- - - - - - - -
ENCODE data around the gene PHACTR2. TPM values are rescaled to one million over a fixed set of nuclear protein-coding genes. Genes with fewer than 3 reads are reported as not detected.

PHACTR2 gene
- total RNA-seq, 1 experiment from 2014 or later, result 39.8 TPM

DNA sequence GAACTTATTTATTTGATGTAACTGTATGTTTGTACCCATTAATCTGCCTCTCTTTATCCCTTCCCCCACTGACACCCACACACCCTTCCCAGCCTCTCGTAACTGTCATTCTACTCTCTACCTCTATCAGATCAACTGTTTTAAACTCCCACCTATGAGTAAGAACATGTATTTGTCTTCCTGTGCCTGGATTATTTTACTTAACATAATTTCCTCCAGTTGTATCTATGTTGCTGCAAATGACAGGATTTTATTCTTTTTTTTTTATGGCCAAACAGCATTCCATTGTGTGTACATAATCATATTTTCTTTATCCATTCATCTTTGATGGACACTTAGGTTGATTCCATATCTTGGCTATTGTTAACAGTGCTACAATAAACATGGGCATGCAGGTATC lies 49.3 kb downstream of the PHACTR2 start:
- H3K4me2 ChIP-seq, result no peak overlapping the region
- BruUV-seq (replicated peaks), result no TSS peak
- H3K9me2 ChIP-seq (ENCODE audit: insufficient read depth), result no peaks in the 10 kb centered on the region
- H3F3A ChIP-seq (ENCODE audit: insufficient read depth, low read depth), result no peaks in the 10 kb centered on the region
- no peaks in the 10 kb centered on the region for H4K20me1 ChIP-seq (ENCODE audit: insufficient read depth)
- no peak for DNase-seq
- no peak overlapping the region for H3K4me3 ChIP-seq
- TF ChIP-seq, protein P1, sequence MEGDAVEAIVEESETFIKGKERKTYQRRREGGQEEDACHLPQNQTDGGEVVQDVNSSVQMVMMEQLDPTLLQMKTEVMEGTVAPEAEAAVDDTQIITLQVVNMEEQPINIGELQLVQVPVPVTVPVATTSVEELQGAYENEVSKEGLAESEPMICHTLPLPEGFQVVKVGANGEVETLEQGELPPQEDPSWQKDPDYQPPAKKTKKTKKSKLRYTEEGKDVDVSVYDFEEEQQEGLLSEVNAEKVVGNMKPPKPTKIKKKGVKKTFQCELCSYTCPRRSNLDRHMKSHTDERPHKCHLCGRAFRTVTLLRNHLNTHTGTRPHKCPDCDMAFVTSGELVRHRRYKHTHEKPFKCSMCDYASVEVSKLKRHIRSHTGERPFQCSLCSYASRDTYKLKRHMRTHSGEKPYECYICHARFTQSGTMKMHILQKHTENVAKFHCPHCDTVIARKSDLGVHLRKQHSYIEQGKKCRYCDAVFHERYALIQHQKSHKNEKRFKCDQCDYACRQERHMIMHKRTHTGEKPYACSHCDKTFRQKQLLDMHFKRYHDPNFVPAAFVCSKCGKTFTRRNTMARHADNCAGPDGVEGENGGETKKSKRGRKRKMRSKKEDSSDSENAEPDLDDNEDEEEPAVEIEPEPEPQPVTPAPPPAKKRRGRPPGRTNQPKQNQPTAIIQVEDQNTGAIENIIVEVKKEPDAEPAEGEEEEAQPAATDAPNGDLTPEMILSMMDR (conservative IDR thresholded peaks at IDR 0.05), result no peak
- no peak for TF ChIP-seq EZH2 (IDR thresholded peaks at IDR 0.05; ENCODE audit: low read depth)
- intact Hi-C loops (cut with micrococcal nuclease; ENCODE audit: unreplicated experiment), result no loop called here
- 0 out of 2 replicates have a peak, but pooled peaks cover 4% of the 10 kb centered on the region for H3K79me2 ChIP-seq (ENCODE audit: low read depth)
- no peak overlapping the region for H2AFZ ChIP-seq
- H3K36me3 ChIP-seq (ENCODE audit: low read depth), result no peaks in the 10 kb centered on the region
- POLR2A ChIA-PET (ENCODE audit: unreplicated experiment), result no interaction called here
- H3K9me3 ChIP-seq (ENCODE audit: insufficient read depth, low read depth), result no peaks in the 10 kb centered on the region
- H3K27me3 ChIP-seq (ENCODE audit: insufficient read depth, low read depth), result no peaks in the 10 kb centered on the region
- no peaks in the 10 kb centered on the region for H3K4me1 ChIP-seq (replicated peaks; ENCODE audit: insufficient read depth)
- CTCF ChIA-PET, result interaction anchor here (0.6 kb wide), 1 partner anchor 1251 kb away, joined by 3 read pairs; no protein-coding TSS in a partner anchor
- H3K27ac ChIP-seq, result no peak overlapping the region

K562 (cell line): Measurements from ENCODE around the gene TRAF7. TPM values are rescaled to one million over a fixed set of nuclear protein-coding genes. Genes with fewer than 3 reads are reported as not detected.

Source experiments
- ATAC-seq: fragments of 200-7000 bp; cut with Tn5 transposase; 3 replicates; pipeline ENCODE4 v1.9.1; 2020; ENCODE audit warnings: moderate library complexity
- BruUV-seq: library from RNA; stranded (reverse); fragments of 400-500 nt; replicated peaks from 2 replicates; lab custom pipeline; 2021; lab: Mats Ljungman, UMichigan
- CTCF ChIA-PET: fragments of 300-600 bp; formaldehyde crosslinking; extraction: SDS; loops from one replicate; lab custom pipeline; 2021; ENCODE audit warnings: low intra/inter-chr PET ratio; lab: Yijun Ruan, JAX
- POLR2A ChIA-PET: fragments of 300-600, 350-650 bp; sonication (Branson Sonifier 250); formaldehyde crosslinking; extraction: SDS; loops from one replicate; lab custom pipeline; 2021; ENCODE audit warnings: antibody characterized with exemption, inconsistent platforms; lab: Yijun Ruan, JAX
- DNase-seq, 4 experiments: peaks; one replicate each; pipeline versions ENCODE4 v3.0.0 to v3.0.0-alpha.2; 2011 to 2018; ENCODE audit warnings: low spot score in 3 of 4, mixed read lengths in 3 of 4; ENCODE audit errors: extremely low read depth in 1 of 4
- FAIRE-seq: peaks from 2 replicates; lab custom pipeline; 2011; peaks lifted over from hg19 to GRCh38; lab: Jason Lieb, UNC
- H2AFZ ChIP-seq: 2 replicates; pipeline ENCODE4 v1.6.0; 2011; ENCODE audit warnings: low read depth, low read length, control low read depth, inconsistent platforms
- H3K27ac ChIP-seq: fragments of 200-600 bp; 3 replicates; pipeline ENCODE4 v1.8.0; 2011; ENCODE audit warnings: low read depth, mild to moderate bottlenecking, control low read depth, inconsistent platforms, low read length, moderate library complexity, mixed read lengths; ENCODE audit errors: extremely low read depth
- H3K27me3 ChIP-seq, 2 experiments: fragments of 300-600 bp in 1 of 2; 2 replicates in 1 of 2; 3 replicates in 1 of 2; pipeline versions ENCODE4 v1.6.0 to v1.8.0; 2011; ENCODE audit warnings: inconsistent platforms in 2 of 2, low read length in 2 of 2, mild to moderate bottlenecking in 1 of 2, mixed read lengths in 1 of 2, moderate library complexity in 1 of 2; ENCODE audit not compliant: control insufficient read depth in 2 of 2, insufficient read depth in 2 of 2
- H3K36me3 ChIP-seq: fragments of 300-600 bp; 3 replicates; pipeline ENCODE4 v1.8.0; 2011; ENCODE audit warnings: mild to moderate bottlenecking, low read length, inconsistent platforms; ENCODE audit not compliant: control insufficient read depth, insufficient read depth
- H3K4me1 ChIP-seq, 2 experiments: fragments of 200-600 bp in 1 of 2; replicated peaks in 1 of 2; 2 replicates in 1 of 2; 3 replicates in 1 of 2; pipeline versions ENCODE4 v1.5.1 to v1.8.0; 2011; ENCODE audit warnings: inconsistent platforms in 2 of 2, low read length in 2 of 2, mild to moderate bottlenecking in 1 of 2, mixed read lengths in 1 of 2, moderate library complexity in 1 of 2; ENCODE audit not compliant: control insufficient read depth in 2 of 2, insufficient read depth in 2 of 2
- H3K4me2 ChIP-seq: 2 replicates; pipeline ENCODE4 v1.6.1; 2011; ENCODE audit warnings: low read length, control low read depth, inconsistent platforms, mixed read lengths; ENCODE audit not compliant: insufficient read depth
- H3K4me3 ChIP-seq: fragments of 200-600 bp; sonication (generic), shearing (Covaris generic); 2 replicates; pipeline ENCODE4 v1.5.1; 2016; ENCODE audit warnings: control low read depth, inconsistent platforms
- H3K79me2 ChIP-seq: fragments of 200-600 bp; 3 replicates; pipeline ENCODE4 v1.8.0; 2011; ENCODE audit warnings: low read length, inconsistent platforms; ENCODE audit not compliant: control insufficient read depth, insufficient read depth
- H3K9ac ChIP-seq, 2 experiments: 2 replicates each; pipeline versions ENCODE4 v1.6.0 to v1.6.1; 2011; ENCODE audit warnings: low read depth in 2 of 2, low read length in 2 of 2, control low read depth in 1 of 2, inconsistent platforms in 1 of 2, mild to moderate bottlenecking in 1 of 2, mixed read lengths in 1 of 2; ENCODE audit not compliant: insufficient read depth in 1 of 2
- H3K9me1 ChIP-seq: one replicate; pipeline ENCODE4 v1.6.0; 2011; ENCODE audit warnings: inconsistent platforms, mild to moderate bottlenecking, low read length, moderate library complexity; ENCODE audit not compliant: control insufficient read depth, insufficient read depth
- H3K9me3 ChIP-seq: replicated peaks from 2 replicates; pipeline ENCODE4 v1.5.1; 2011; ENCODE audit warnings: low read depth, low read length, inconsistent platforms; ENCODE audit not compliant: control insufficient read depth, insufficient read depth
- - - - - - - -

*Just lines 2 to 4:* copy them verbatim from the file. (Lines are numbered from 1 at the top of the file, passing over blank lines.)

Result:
PHACTR2 gene
- total RNA-seq, 1 experiment from 2014 or later, result 39.8 TPM

DNA sequence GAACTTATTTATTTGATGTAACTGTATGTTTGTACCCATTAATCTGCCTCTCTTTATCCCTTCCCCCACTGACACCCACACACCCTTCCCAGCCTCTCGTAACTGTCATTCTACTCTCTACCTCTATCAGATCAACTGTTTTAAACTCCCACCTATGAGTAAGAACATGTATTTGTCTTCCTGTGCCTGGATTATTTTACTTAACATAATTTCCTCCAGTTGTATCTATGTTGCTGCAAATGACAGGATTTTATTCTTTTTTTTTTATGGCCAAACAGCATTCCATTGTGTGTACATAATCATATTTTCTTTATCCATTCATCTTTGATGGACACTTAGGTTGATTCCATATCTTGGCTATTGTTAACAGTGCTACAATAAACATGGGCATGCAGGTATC lies 49.3 kb downstream of the PHACTR2 start: